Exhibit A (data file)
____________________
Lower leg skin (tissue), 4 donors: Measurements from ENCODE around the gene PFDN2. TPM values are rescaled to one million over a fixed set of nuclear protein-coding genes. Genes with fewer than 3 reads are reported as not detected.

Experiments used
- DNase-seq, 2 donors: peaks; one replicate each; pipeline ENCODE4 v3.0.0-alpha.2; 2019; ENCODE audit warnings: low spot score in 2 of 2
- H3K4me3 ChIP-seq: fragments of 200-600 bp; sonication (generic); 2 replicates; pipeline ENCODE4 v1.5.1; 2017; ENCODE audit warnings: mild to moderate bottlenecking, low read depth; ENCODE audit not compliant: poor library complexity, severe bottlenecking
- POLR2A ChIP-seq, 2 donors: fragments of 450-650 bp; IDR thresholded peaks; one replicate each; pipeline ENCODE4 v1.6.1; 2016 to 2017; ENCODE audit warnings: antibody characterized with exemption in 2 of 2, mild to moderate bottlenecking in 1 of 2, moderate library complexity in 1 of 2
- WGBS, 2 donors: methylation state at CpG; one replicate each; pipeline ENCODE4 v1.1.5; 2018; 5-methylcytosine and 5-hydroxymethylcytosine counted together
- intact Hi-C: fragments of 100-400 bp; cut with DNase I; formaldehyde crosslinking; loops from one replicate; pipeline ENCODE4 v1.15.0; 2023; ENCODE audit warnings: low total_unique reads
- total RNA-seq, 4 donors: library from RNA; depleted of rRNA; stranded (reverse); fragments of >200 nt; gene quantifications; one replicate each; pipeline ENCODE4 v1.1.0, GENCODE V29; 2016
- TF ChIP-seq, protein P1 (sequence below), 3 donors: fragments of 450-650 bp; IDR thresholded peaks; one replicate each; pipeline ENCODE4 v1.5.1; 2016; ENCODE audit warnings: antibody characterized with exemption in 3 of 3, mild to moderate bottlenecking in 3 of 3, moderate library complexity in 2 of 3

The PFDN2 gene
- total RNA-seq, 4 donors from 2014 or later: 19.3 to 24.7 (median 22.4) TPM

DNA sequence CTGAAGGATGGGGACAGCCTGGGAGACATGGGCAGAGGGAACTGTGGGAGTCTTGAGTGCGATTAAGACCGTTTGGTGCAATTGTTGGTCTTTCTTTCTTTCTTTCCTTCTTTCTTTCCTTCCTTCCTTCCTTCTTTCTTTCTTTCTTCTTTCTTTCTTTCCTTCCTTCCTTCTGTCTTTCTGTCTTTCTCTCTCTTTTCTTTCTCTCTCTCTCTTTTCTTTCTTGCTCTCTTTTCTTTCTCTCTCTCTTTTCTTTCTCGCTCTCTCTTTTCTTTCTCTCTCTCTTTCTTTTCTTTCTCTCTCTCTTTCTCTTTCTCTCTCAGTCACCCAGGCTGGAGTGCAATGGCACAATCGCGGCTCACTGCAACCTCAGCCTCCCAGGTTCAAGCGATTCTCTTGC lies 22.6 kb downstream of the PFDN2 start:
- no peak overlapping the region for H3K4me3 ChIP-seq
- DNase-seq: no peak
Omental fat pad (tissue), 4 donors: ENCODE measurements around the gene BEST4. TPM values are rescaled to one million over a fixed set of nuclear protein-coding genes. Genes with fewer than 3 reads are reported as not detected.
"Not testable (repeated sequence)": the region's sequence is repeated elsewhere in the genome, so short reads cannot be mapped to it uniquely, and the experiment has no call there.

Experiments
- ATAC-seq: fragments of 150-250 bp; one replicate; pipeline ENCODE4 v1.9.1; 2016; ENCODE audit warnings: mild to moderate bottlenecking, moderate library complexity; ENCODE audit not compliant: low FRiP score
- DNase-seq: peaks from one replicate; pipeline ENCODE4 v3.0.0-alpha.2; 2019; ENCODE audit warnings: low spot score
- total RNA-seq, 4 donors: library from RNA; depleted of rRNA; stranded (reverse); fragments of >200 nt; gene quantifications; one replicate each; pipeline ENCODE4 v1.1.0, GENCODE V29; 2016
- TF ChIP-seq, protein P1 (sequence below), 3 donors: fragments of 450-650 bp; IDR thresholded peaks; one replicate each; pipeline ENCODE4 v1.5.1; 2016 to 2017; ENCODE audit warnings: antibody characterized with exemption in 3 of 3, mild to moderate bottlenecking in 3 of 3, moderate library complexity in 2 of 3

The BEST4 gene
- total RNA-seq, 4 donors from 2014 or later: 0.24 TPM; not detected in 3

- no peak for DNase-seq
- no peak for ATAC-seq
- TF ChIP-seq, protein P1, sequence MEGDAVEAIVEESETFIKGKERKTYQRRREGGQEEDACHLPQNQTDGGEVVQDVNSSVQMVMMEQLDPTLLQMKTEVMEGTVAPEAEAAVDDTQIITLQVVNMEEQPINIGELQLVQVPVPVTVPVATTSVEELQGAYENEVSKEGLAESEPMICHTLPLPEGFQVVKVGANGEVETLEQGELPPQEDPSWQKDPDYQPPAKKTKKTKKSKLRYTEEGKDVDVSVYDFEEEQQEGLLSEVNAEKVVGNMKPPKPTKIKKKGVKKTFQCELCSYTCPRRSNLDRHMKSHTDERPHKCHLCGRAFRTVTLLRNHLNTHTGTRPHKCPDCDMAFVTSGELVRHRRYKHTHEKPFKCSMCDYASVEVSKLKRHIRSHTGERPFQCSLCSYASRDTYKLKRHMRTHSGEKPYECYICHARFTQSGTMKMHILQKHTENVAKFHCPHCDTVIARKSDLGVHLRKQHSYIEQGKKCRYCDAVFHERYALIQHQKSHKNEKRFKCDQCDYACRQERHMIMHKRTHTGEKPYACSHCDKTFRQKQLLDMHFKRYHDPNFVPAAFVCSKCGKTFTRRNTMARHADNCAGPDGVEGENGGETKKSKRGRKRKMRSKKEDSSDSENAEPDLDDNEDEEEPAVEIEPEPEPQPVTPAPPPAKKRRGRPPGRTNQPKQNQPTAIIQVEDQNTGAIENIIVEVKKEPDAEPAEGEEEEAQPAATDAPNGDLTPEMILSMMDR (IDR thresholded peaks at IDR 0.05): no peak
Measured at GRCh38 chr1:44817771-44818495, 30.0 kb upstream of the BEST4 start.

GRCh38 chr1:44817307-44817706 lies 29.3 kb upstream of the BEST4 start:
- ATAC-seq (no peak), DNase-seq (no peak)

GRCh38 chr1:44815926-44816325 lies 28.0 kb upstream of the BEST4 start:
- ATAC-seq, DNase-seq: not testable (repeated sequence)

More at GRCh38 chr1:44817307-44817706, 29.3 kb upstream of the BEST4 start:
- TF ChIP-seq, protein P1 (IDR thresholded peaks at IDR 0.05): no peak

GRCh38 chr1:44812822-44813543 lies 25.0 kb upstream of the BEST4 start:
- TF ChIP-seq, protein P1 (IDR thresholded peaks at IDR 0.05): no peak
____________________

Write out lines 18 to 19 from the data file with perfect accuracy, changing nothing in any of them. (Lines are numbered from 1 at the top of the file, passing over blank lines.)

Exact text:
- ATAC-seq: fragments of 150-250 bp; one replicate; pipeline ENCODE4 v1.9.1; 2016; ENCODE audit warnings: mild to moderate bottlenecking, moderate library complexity; ENCODE audit not compliant: low FRiP score
- DNase-seq: peaks from one replicate; pipeline ENCODE4 v3.0.0-alpha.2; 2019; ENCODE audit warnings: low spot score